Objective: The aim of this research was to assess gaze behaviors and
facial affect expressions in mother-infant interaction within the frame of
self-contingency and interactive contingency, reflecting self-regulation
and interactive regulation, respectively. In Model 1, second-by-second
changing gaze behaviors (on partner’s face/off partner’s face) and
in Model 2, facial affect expressions (from positive to negative) were
examined. Self-contingency reflects the variability or stability in gaze
directions and facial affect expressions in each partner. Interactive
contingency reflects the degree of mother-infant gaze and facial affect
attunement or interactive regulation relative to each other.
Method: Sample was composed of 56 healthy mother-infant dyads. All
infants were 4 months old, and mean maternal age was 29.61 (SD=3.71).
Mother-infant interactions were filmed at the lab. Interactions were
coded second-by-second for mother-infant gaze behaviors and facial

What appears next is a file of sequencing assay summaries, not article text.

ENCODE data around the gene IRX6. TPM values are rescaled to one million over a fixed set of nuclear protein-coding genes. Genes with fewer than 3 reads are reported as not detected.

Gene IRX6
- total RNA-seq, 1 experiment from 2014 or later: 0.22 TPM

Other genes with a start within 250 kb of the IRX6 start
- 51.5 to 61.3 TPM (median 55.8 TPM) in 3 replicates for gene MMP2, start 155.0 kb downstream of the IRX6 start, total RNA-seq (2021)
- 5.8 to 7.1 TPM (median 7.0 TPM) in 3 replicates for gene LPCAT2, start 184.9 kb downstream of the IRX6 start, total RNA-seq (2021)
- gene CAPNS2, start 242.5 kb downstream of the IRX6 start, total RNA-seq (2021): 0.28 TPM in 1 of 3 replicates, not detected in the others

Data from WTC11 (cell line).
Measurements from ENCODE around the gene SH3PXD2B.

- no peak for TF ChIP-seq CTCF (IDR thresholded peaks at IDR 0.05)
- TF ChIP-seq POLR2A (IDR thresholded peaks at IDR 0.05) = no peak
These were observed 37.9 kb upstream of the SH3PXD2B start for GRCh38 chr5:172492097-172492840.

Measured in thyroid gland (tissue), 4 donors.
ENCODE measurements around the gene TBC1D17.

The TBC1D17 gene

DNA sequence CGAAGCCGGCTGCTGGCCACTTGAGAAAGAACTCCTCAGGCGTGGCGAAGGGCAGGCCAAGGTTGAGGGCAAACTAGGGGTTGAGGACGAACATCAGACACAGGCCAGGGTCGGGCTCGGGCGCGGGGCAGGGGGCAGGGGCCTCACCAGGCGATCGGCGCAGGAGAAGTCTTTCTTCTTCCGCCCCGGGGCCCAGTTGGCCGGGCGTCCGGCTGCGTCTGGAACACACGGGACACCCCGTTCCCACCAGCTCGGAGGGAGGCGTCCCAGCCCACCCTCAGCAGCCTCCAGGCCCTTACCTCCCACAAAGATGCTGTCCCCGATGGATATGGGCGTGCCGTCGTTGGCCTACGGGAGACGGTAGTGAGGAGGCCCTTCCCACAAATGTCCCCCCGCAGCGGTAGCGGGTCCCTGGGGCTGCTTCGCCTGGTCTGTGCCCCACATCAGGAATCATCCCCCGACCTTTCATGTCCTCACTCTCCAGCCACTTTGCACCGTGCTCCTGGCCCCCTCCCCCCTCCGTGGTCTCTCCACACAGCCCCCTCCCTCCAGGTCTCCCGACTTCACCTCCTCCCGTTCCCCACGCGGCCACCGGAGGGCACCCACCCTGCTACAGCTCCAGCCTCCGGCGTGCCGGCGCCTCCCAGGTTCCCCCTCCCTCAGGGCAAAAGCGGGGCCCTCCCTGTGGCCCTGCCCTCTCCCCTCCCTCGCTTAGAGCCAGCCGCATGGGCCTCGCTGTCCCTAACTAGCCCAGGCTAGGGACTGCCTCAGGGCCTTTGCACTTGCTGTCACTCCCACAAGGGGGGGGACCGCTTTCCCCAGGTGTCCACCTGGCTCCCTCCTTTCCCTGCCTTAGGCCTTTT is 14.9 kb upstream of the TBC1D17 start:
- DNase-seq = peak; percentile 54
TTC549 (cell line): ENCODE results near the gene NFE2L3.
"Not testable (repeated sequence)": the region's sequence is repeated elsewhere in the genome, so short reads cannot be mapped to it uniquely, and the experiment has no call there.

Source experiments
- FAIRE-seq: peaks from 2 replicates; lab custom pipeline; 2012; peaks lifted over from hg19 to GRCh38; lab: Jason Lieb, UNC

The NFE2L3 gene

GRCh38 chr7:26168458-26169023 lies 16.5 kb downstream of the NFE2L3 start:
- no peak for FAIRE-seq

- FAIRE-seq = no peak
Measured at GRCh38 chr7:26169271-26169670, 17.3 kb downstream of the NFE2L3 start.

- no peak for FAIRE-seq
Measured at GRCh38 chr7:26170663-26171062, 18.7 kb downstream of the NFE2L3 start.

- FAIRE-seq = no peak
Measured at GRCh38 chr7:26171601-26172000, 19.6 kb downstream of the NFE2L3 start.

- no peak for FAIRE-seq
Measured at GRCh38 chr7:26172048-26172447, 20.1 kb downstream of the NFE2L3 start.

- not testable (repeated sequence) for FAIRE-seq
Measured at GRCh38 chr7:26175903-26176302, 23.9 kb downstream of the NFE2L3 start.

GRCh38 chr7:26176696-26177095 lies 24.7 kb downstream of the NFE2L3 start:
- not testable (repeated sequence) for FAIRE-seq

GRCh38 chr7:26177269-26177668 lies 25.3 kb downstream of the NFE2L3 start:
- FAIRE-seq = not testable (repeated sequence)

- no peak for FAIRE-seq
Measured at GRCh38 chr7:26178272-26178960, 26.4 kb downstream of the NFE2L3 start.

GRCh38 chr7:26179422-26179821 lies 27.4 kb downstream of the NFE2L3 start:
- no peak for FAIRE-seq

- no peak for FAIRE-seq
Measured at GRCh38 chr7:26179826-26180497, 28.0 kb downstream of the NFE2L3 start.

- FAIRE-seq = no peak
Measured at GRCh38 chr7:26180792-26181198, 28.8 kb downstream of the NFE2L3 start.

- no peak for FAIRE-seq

affect expressions with video microanalysis method. The analysis
method was multilevel-multivariate time series analysis.
Results: According to Model 1-2, mother-infant gaze behaviors and
facial affect expressions were neither too stable nor too variable, rather,
the change in gaze behaviors and facial affect expressions in each partner
showed predictable patterns. Mothers regulated their gaze behaviors
and facial affect expressions in relation to that of their infants. Infants
regulated their facial affect expressions in relation to their mothers’ facial
affect expressions, but infant gaze interactive contingency to mother
gaze was marginally significant.
Conclusion: In interactions, infants and mothers regulate the rhythms
of their own behavior and at the same time contingently coordinate
with that of the partner. This bi-directionally regulating environment
is the foundation of infants’ relationship expectations and bio-socialbehavioral
regulation capacity, which may be related to psychopathology